The Caddo Parish Grand Jury on Friday, September 18, 2020, returned indictments against four Shreveport Police Department officers in connection with the April 5, 2020 death of Tommie Dale McGlothen Jr.

Treona McCarter, Brian Ross, D’Marea Johnson and James LeClare, are charged with negligent homicide and malfeasance in the death of McGlothen, 44, following an incident with a homeowner in the 3700 block of Eileen Lane.

McGlothen, who had a known mental condition, died at an area hospital a short time after his detention and arrest by the officers. In reviewing the case, Caddo Parish Coroner Dr. Todd Thoma determined McGlothen’s death was preventable in that the responding officers should have known McGlothen needed medical treatment. The officers had, in fact, been notified of McGlothen’s mental condition during the first of three encounters with officers within a short time span. In each encounter, McGlothen exhibited signs he was a mental patient in need of medical treatment.

Dr. Thoma noted McGlothen was not a candidate for incarceration given his medical status. McGlothen’s extended 48-minute, largely unsupervised detention in the back of a police cruiser without medical treatment, as well as the use of excessive force in detaining him, were substantial factors in his death in a process known as excited delirium.

The Coroner’s review led to a Caddo Parish grand jury investigation that was delayed due to the necessity of obtaining all the evidence related to the three encounters McGlothen had with SPD that day, McGlothen’s medical records, as well as a review by experts in the fields of forensic pathology and use of force by police. Without a medical history, a local forensic pathologist performing the autopsy was constrained in rendering a cause of death, even though he related it to possibly excited delirium.  The forensic pathologist deferred the formal cause and manner of death classification for determination by Dr. Thoma.

A review by a nationally recognized forensic pathologist confirmed Dr. Thoma’s determination of death through excited delirium, but noted that the combination of the physical force used by the officers upon McGlothen and the delay in medical attention caused McGlothen’s death. Additionally, a nationally known expert in police practices and police use of force with experience involving “in-custody” deaths related to excited delirium noted the officers mishandled Mr. McGlothen from the first encounter forward. By the time the SPD officers encountered Mr. McGlothen on the third occasion, they knew he was suffering from mental health issues.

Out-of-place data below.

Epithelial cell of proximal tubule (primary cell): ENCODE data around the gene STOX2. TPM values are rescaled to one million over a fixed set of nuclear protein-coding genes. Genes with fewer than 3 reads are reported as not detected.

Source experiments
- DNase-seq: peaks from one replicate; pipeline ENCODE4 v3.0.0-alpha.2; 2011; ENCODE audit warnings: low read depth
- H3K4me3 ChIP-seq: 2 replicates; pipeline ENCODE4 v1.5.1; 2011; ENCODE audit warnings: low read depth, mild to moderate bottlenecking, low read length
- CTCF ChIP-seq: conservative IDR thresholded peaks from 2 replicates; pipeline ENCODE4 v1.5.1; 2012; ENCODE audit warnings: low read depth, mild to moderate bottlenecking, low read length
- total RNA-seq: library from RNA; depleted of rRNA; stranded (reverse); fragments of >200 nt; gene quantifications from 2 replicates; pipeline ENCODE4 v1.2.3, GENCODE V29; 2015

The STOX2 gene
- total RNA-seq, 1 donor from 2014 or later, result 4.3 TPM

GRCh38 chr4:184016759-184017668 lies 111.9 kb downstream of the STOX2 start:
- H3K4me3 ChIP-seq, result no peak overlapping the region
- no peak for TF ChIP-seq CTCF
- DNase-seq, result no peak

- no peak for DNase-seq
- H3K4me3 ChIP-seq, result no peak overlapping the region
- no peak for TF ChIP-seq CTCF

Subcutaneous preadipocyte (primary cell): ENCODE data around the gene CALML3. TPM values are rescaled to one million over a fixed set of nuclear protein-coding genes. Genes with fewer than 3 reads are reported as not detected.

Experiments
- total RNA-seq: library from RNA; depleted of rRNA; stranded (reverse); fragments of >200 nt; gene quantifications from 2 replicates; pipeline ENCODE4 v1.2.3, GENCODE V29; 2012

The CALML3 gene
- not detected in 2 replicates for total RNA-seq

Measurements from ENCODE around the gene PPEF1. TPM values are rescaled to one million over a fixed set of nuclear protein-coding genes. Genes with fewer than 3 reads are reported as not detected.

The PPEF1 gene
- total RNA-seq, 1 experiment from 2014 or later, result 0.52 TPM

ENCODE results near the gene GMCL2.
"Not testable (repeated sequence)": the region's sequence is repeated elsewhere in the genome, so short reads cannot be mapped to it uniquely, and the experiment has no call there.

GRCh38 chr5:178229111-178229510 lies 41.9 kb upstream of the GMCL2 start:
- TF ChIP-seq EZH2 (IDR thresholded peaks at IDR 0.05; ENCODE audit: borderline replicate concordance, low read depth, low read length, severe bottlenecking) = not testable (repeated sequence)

In this instance, the SPD officers used excessive force in violation of SPD Taser policy; used excessive use of physical force that was injurious to Mr. McGlothen when it was unnecessary; failed to call for medical assistance; and placed McGlothen in the patrol cruiser on his head, limiting his ability to breathe. Finally, the officers failed to transport McGlothen to the hospital or call for paramedics for transportation to the hospital for care and treatment.

The SPD officers’ violations of use-of-force policy and protective-custody policy demonstrated a reckless disregard for a known risk of harm to McGlothen. These resulted in the indictments for negligent homicide and malfeasance in office.

The four indicted officers were notified they were subjects of the Grand Jury investigation and were given the opportunity to testify. Each chose to testify and three were represented by counsel.

If convicted, each of the officers faces up to five years in prison and/or a fine of up to $5,000 on each count.

In other cases, the Grand Jury returned three true bills. These are:

* State v. Christopher Cortez McLemore, 31, of Shreveport, first degree rape. This indictment was issued under seal due to the nature of the crime involved.

* State v. Jennifer Lois Laverne Ford, 31, of Sibley, second-degree murder, in connection with the June 4, 2020, slaying of Jasper Corneil Martin III.

* State v. Derion Jamison, 17, second-degree murder and two counts of attempted second-degree murder, in connection with the July 19, 2020, slaying of Ha’Shoun Collins and the attempted slayings of Traveon Webster and Quantarius Collins.